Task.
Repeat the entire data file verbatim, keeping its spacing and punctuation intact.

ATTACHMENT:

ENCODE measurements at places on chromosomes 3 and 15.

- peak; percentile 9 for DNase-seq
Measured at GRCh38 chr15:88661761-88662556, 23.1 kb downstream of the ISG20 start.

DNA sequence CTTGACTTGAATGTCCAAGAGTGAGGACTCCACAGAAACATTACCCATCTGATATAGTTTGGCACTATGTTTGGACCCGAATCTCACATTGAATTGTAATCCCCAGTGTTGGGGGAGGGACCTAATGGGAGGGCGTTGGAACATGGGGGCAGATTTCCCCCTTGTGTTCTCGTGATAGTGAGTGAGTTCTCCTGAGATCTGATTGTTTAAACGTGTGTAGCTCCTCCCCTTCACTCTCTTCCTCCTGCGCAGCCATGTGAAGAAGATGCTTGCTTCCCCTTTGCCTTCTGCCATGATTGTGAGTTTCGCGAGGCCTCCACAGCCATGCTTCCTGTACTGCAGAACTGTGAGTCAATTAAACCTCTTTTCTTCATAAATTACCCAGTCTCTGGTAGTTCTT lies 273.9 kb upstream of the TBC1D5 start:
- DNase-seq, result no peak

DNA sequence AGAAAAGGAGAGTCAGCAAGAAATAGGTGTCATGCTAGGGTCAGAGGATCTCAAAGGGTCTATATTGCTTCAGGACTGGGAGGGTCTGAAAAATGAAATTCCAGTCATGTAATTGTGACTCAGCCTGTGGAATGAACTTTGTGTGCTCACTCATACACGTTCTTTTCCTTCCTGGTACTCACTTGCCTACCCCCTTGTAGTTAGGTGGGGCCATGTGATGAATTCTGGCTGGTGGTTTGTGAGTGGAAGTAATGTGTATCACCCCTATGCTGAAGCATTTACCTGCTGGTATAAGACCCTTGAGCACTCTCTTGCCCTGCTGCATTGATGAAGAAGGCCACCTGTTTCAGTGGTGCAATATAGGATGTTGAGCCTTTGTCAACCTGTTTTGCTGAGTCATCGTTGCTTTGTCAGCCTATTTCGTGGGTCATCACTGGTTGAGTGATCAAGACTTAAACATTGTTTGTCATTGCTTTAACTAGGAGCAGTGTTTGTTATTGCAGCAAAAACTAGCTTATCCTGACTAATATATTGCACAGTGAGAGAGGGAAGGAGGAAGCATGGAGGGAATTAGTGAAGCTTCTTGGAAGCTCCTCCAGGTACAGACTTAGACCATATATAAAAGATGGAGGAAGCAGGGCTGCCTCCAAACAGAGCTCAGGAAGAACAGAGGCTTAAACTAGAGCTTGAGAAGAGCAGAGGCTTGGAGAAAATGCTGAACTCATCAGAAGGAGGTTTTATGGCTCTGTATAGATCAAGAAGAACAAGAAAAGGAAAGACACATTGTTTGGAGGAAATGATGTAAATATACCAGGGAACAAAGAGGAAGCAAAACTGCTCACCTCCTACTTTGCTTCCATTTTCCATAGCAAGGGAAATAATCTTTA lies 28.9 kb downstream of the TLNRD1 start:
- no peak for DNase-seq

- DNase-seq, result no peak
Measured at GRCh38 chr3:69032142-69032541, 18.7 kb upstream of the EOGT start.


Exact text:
ENCODE measurements at places on chromosomes 3 and 15.

- peak; percentile 9 for DNase-seq
Measured at GRCh38 chr15:88661761-88662556, 23.1 kb downstream of the ISG20 start.

DNA sequence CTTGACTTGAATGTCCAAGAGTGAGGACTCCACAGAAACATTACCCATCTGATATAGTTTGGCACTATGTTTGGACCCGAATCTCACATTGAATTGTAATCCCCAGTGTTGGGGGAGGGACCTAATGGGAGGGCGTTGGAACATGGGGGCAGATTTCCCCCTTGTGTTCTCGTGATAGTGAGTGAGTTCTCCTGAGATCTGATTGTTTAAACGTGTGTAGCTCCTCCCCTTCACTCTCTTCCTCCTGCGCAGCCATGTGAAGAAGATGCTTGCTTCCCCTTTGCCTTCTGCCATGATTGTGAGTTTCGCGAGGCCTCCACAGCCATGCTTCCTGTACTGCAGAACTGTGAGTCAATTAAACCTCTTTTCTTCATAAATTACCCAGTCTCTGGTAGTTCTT lies 273.9 kb upstream of the TBC1D5 start:
- DNase-seq, result no peak

DNA sequence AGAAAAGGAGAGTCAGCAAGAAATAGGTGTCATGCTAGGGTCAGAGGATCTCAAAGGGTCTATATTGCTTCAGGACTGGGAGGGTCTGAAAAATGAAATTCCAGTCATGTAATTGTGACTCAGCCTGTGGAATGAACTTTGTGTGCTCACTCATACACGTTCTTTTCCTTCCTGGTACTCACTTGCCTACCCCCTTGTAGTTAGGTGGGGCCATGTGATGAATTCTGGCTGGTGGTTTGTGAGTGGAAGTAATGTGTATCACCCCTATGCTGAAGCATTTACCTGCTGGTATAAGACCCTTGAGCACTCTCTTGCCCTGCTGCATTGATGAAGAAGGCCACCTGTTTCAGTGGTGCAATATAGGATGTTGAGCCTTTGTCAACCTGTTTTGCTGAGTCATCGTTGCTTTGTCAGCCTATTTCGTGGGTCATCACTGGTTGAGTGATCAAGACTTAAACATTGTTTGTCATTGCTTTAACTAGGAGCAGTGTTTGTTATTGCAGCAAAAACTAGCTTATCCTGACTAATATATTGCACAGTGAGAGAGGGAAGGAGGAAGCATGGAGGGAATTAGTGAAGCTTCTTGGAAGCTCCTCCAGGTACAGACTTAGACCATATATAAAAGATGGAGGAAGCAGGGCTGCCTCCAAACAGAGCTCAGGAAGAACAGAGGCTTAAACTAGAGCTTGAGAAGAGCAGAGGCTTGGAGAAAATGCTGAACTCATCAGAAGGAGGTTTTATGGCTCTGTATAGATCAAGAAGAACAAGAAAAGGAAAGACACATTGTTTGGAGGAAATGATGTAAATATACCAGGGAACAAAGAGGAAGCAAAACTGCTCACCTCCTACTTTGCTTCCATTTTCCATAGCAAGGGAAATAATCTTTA lies 28.9 kb downstream of the TLNRD1 start:
- no peak for DNase-seq

- DNase-seq, result no peak
Measured at GRCh38 chr3:69032142-69032541, 18.7 kb upstream of the EOGT start.